Research Proving Hypnosis Works
Hypnosis has been shown to be effective for smoking cessation.
A study conducted by the American Lung Association of Ohio showed positive results from a single hypnotherapy session. Over 2,800 smokers participated in this study. Participants were contacted one month after the hypnotherapy session and asked to report their progress. Over 20% of the participants reported not smoking at all in the month following the hypnotherapy session (Ahijevych, K., et al., 2008).
Ahijevych, K., Yerardl, R., & Nedilsky, N. (2000). Descriptive outcomes of the American Lung Association of Ohio hypnotherapy smoking cessation program. International Journal of Clinical and Experimental Hypnosis, 48(4), 374-387.
In a study conducted at the San Francisco Veterans Affairs Medical Center
Hypnosis was found to be an effective therapy for smoking cessation. The subjects in this study participated in either hypnosis or behavioral counseling in order to quit smoking. The participants were then interviewed six and twelve months after their respective treatments. The study showed that the hypnosis participants experienced a significantly greater success rate than the behavioral counseling participants (Carmody, T., et al., 2007).
Carmody, T. P., Duncan, C., Simon, J. A., Solkowitz, S., Huggins, J., Lee, S., & Delucchi, K. (2008). Hypnosis for smoking cessation: a randomized trial. Nicotine & tobacco research, 10(5), 811-818.
Hypnosis Most Effective Says Largest Study Ever:
3 Times the Effectiveness of the Patch and 15 Times More Effective than Willpower Alone.
Hypnosis is the most effective way of giving up smoking,
According to the largest ever scientific comparison of ways of breaking the habit. A meta-analysis, statistically combining results of more than 600 studies of 72 000 people from America and Europe to compare various methods of quitting. On average – hypnosis was over three times as effective as nicotine replacement methods and 15 times as effective as trying to quit alone.
How One in Five Give Up Smoking. Schmidt, Chockalingam. University of Iowa. Journal of Applied Psychology, October 1992. (Also New Scientist, October 10, 1992.)
Hypnosis Patients Twice As Likely To Quit
Study of 71 smokers showed that after a two-year follow up, patients that quit with hypnosis were twice as likely to still be smoke-free than those who quit on their own.
Guided health imagery for smoking cessation and long-term abstinence. Wynd, C.A. Journal of Nursing Scholarship, 2005; 37:3, pages 245-250.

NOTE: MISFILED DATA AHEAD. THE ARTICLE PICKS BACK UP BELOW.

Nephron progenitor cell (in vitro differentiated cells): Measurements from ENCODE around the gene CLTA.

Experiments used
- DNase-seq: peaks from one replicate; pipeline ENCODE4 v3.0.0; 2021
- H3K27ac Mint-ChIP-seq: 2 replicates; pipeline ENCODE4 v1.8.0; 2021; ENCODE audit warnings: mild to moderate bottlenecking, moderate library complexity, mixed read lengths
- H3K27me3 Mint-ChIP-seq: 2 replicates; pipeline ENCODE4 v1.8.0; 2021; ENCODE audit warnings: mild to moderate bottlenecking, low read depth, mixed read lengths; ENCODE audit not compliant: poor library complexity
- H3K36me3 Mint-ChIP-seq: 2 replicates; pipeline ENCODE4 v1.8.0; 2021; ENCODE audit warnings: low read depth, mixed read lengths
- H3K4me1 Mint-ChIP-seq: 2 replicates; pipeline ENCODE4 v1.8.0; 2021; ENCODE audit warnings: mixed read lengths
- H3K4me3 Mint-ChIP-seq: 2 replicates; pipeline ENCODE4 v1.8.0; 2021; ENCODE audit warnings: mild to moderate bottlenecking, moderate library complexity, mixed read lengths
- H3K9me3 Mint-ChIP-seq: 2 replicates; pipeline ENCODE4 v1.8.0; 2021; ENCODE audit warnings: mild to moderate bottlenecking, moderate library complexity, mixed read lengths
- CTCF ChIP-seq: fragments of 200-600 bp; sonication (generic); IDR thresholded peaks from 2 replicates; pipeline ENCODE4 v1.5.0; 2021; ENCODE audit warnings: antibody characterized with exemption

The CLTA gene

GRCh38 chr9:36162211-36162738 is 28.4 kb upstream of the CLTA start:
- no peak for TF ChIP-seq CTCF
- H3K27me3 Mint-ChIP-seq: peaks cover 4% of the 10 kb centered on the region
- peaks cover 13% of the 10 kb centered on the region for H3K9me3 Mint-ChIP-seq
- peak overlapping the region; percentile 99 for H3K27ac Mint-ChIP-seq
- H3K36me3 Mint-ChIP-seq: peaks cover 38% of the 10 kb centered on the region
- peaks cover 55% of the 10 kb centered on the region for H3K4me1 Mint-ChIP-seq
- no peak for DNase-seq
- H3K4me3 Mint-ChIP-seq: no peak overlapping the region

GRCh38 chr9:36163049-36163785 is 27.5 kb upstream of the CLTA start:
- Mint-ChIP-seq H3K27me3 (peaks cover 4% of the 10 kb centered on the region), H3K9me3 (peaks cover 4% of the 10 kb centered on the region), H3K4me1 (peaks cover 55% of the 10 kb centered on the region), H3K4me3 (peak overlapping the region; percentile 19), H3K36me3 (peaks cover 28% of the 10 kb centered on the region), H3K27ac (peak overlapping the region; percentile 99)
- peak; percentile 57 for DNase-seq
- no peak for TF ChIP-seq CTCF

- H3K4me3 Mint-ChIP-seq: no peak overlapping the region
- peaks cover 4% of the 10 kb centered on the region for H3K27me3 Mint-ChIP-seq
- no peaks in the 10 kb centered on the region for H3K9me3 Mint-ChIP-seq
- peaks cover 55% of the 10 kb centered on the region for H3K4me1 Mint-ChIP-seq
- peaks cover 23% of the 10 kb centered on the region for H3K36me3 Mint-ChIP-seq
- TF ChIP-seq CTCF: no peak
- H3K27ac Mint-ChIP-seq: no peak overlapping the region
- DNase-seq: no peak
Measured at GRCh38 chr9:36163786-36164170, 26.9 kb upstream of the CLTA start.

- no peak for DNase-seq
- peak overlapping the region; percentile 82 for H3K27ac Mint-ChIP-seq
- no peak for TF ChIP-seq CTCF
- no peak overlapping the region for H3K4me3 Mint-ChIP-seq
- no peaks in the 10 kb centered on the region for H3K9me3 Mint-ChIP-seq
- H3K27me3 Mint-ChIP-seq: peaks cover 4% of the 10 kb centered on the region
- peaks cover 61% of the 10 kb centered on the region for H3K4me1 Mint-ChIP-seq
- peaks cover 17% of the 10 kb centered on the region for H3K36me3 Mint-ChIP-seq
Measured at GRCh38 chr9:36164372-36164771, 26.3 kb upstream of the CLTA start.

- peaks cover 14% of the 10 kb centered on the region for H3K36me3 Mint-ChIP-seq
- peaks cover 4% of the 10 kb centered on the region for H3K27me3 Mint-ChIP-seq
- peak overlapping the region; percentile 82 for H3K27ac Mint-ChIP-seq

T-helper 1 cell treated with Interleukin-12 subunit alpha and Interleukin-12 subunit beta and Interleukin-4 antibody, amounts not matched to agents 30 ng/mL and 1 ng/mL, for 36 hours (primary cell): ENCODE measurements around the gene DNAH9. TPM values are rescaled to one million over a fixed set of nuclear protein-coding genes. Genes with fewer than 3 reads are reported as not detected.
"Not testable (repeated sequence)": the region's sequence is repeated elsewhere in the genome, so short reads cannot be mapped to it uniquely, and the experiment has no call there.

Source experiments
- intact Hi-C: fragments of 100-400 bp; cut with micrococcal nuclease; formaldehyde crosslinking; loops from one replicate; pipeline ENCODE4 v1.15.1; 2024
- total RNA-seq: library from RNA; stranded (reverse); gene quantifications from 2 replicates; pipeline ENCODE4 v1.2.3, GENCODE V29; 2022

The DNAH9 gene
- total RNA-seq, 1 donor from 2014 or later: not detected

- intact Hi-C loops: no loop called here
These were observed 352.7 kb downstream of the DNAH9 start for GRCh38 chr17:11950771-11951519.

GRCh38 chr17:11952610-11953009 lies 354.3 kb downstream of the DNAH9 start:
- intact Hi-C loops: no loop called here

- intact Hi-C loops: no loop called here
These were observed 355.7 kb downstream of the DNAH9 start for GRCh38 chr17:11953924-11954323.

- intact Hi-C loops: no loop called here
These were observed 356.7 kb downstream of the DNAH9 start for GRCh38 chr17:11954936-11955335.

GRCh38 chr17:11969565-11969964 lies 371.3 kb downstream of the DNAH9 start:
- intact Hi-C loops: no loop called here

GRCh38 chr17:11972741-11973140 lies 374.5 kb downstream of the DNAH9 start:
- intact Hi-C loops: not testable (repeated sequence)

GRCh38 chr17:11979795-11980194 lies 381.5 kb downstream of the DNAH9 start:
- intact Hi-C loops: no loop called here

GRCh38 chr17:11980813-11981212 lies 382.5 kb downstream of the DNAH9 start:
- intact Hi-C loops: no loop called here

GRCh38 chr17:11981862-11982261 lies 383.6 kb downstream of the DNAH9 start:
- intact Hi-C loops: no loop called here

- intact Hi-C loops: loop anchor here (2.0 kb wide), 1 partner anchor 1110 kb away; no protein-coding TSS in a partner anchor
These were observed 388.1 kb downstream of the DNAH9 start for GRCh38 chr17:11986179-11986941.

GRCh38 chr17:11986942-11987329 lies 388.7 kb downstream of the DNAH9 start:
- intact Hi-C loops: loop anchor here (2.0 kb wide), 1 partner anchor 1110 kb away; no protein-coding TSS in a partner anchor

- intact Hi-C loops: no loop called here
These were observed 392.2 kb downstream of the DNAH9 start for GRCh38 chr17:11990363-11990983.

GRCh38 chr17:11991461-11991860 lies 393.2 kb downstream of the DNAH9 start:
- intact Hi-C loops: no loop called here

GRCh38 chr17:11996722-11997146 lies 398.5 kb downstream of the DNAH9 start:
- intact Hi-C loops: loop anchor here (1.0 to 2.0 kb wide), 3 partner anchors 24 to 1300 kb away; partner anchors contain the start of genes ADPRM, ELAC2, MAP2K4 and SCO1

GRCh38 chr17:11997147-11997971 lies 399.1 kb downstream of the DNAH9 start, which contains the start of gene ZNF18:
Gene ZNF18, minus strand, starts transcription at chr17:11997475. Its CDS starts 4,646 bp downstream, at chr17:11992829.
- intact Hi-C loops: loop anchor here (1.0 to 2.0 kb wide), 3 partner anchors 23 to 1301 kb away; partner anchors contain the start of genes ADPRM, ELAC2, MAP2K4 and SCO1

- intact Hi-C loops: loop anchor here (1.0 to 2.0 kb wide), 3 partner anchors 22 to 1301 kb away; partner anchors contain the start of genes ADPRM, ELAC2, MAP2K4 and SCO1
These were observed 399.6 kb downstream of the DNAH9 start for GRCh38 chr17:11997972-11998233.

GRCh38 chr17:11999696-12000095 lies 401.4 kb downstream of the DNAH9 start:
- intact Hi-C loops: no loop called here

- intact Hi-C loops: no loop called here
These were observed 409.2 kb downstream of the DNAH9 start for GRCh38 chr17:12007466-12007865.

90% Success Rate with Hypnosis
Authors report a success rate in smoking abstinence of over 90% with hypnosis. MMW Fortschr Med. 2004 May 13; 146(20):16. [Article in German]
87% Reported Abstinence Using Hypnosis
A field study of 93 male and 93 female CMHC outpatients examined the facilitation of smoking cessation by using hypnosis. At 3-mo. follow-up,
© 2009 William H. Horton.
86% of the men and 87% of the women reported continued abstinence using hypnosis.
Performance by gender in a stop-smoking program combining hypnosis and aversion. Johnson, D.L. and Karkut, R.T. Adkar Associates, Inc., Bloomington, Indiana. Psychol Rep. 1994 Oct; 75(2):851-7.
81% Reported They Had Stopped Smoking
Thirty smokers enrolled in an HMO were referred by their primary physician for treatment. Twenty-one patients returned after an initial consultation and received hypnosis for smoking cessation. At the end of treatment, 81% of those patients reported that they had stopped smoking, and 48% reported abstinence at 12 months post-treatment.
Clinical hypnosis for smoking cessation: preliminary results of a three-session intervention. Elkins, G.R. and Rajab, M.H. Texas A&M University, System Health Science Center College of Medicine, USA. Journal of Clinical and Experimental Hypnosis. 2004 Jan; 52(1):73-81.
More Effective than Drug Interventions
Group hypnosis, evaluated at a less effective success rate than individualized hypnosis (at 22%). However, still demonstrated here as more effective than drug interventions.
Descriptive outcomes of the American Lung Association of Ohio hypnotherapy smoking cessation program. Ahijevych, K; Yerardi, R and Nedilsky, N. Ohio State University, College of Nursing, Columbus 43210, USA.